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Thread started 30 Dec 2017 (Saturday) 16:02
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Anyone investing in mortgage notes?

 
Larry ­ Johnson
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Dec 30, 2017 16:02 |  #1

I've been doing some research/thinking about becoming a landlord and have had several people suggest that, instead, I should invest in mortgage notes, either performing or non-performing mortgage notes. I'd never heard of it, so did a little bit of research. Seems fishy to me. Anyone have first-hand experience with it. Run as fast as I can or is it legit?


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Bassat
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Post has been edited 16 days ago by Bassat.
Dec 30, 2017 16:13 |  #2

Investing? With what? I spend all my money on camera stuff.


Tom

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Perfectly ­ Frank
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Dec 30, 2017 16:35 |  #3

Larry Johnson wrote in post #18529606 (external link)
I've been doing some research/thinking about becoming a landlord and have had several people suggest that, instead, I should invest in mortgage notes, either performing or non-performing mortgage notes. I'd never heard of it, so did a little bit of research. Seems fishy to me. Anyone have first-hand experience with it. Run as fast as I can or is it legit?

I looked into it several years ago. I decided not to invest as it requires a pretty good knowledge of RE and business principles - understanding contracts, that sort of thing. But some make a go of it. If you do give it a try remember...you'll be swimming with the sharks.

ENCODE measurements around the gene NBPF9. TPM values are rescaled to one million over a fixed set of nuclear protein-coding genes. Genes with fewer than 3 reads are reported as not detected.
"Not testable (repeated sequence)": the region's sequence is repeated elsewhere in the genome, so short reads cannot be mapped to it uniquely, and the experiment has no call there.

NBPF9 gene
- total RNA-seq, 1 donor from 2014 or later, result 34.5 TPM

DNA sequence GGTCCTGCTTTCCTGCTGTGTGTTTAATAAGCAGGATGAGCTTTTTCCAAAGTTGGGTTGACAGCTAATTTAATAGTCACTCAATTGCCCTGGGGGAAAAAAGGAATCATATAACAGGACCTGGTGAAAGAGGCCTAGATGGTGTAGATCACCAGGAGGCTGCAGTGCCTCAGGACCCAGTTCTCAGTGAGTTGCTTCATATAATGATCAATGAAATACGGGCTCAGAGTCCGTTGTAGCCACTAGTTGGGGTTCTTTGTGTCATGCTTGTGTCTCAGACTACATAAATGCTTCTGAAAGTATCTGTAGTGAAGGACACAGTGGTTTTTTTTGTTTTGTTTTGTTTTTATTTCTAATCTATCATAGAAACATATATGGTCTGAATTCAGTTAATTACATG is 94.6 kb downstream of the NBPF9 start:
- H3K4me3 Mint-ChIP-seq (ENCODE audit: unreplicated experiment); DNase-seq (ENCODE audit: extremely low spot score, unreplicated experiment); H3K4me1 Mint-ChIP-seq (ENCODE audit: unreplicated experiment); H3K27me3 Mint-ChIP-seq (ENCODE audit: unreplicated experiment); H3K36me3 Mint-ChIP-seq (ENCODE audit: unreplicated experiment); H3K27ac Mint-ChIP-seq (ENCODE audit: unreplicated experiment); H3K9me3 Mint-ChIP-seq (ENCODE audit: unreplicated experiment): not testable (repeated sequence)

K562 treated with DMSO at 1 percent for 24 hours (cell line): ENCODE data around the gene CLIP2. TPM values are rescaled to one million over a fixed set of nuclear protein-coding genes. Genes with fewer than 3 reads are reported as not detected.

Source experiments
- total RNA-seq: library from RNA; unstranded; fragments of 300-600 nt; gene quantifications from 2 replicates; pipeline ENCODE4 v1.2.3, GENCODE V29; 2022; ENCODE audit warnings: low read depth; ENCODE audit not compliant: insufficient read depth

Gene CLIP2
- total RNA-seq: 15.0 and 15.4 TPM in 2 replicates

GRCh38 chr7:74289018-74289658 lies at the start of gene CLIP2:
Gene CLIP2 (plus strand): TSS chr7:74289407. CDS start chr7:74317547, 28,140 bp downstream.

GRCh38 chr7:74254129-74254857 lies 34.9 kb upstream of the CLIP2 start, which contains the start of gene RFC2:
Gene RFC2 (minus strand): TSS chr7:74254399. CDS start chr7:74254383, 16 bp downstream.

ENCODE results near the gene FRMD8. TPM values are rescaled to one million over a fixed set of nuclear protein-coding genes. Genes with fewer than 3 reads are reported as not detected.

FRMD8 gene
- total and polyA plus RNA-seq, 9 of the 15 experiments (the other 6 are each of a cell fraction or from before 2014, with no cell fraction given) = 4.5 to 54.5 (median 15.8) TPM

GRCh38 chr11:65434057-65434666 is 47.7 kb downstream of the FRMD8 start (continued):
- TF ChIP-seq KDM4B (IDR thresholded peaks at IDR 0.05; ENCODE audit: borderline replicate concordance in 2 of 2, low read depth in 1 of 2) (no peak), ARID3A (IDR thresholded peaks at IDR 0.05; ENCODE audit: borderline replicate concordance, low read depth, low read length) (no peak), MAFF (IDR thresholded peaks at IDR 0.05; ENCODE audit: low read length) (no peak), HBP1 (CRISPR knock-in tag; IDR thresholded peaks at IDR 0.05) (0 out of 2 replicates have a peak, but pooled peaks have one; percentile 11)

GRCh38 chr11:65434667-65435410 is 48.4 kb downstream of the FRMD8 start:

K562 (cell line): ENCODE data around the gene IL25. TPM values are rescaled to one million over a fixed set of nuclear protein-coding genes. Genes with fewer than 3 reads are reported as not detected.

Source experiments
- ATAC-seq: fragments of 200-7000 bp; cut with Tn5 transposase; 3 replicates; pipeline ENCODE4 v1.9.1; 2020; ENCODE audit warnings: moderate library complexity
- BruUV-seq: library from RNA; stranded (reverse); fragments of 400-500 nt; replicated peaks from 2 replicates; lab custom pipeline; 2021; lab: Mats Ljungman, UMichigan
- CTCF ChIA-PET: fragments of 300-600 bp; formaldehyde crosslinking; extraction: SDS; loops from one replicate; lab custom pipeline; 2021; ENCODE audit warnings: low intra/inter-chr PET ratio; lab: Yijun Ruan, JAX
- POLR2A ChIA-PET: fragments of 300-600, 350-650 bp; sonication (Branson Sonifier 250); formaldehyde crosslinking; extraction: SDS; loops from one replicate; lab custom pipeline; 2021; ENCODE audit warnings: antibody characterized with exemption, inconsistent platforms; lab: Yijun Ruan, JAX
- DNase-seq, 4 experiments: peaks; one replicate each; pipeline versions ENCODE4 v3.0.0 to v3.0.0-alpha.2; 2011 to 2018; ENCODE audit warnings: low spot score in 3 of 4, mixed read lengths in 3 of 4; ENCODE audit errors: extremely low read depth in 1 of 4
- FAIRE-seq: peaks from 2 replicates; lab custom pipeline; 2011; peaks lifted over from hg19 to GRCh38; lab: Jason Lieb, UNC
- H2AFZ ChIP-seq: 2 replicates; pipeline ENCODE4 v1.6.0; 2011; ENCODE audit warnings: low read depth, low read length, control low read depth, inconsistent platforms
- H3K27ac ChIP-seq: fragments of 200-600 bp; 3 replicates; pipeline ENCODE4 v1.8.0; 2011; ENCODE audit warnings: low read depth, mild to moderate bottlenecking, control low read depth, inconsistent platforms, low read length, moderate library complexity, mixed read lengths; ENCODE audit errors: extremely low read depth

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Larry ­ Johnson
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Dec 31, 2017 13:29 |  #4

Perfectly Frank wrote in post #18529627 (external link)
I looked into it several years ago. I decided not to invest as it requires a pretty good knowledge of RE and business principles - understanding contracts, that sort of thing. But some make a go of it. If you do give it a try remember...you'll be swimming with the sharks.

Bassat wrote in post #18529614 (external link)
Investing? With what? I spend all my money on camera stuff.

Home equity. I doubt that I'll buy a note. More interested in a vacation rental that I can use in the off season.


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Wilt
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Post has been last edited 15 days ago by Wilt. 7 edits done in total.
Dec 31, 2017 13:32 |  #5

According to Wikipedia: "In the United States, a mortgage note (also known as a real estate lien note, borrower's note) is a promissory note secured by a specified mortgage loan. Mortgage notes are a written promise to repay a specified sum of money plus interest at a specified rate and length of time to fulfill the promise."